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Australia

Australia

Budget increase on climate change programs but no money for MRET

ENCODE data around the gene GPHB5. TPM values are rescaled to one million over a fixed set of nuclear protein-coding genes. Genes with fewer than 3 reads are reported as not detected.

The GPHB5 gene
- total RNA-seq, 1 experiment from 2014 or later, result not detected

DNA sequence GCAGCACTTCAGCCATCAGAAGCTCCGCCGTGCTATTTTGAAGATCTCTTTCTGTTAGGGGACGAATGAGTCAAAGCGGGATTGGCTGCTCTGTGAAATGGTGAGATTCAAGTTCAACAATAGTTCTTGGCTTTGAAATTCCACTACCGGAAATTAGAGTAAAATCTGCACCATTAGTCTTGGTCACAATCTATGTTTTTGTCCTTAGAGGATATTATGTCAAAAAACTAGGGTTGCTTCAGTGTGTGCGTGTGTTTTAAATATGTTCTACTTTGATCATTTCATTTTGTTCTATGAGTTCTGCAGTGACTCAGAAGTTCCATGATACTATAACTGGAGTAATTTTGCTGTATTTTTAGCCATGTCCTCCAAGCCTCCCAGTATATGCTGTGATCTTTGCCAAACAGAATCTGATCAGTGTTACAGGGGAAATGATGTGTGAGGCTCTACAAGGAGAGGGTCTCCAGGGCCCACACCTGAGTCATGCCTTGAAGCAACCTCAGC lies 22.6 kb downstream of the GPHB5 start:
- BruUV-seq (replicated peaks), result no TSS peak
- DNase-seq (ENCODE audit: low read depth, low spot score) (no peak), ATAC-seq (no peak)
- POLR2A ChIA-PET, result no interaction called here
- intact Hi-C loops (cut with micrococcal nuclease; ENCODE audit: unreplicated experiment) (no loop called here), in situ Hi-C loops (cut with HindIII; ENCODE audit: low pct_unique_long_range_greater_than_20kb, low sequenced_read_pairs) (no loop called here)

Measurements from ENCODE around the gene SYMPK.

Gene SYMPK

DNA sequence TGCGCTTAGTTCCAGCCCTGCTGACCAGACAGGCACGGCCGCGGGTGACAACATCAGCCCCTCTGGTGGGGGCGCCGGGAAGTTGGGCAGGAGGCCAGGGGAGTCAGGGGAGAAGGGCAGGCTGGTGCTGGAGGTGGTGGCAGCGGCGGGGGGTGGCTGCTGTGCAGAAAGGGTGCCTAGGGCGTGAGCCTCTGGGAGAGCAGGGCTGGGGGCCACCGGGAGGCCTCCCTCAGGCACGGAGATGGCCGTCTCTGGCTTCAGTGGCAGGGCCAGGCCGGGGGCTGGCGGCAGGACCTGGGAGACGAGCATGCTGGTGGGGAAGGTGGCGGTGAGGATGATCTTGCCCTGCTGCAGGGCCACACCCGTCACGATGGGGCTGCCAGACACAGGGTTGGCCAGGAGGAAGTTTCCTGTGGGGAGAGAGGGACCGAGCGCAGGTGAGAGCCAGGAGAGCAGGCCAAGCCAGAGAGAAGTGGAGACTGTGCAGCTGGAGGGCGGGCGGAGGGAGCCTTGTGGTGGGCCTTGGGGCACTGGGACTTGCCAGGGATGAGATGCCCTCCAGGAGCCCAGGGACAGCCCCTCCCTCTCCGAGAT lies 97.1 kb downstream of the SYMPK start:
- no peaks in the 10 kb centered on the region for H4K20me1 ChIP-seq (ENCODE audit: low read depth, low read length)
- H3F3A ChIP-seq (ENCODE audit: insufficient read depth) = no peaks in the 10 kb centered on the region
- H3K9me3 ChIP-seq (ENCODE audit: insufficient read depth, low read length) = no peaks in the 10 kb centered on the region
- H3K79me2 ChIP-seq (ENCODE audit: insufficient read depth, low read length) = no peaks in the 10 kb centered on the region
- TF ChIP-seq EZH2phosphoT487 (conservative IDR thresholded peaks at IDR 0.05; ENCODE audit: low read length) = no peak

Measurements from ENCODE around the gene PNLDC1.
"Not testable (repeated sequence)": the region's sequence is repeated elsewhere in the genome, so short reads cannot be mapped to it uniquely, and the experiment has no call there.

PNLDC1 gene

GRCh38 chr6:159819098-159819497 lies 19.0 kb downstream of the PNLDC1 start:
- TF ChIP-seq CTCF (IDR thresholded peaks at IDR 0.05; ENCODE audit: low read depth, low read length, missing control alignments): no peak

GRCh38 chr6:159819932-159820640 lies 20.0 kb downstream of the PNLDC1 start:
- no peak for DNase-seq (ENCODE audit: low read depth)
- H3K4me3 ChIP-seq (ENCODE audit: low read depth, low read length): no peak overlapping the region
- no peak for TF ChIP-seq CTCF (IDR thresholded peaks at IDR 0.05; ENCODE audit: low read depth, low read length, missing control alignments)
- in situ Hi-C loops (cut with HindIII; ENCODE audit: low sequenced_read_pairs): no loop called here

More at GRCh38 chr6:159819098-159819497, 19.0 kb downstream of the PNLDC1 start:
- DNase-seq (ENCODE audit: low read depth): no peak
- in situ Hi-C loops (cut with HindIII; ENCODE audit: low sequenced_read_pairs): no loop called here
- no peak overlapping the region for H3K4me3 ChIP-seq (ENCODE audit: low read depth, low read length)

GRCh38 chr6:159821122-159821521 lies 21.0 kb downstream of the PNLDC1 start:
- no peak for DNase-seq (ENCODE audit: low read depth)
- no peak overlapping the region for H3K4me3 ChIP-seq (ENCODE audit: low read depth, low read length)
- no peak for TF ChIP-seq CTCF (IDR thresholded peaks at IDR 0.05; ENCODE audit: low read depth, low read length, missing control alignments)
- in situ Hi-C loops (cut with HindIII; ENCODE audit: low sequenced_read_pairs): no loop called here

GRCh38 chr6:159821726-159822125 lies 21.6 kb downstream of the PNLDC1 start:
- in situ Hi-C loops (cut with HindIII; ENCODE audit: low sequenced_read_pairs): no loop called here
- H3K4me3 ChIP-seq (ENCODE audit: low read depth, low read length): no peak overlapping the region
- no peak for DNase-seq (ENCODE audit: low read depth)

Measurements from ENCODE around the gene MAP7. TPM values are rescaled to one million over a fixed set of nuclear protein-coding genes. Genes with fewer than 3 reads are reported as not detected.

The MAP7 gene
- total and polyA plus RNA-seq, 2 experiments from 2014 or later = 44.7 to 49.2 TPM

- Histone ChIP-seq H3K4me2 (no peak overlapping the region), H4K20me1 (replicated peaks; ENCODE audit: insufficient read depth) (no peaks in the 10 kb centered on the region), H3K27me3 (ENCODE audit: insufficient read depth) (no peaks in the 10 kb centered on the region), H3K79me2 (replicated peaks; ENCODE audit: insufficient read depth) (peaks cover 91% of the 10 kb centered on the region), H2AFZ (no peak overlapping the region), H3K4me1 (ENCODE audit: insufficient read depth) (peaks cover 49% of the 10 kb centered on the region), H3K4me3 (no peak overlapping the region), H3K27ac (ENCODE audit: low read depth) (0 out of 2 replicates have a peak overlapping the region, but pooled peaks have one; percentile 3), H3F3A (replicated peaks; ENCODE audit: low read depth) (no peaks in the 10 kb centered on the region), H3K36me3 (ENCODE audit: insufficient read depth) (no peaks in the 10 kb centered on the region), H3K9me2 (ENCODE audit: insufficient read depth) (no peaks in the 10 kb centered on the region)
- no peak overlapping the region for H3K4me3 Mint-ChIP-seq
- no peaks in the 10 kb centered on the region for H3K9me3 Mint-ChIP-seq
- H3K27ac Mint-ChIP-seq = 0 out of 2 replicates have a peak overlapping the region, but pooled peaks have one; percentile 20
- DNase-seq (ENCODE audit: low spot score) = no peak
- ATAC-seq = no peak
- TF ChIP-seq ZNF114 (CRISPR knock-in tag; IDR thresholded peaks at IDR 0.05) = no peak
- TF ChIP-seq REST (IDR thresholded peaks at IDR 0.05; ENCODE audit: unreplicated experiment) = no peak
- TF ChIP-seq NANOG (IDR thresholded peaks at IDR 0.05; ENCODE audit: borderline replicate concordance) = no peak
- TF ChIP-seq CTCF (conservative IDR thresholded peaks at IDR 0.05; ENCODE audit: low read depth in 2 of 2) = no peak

The Australian government's recent national budget confirms it is to increase spending on climate change programs, including support for the Office of the Renewable Regulator (ORER) to ensure the continued administration of the Mandatory Renewable Energy Target (MRET). There is still no firm indication, however, whether the all important MRET-pivotal in boosting demand for wind power in the country-will be extended beyond its current 2010 target. In total, A$463.6 million is to be invested in a strengthening climate change program over the next four years. Emissions management is seen as the major focus, taking the bulk of the funding: A$334 million will be spent on reducing Australia's greenhouse signature, with A$130.8 million of the sum for new measures and A$203.6 million for existing programs. Specifically, the Australian Greenhouse Office is allocated A$116.6 million this year, an increase of A$19.5 million on 2003-04, while A$28.5 million is to "advance whole of government action on domestic greenhouse policy issues." A budget of A$10.6 million is earmarked for ORER over the next four years, with A$2.5 million of that allocated to the current financial year. This, however, only means funding is guaranteed up to 2010 for administration of the MRET, which currently sets a goal for 9500 GWh of additional electricity from renewable energy by 2010. The target is currently under review. "While the government's ongoing support for the Office of the Renewable Energy Regulator is welcome and is a strong signal of the ongoing commitment to the MRET measure, there is little else of comfort for the Australian wind industry within the recent budget," comments Ian Lloyd-Besson of the Australian wind energy association. "There is little obvious support for the renewables sector and the intent and impact of the A$334 million for emissions management is unclear." He suggests some of the A$28.5 million allocated to advance whole of government climate change policy making should "be spent in determining that Australia has a strong and vibrant wind energy industry."

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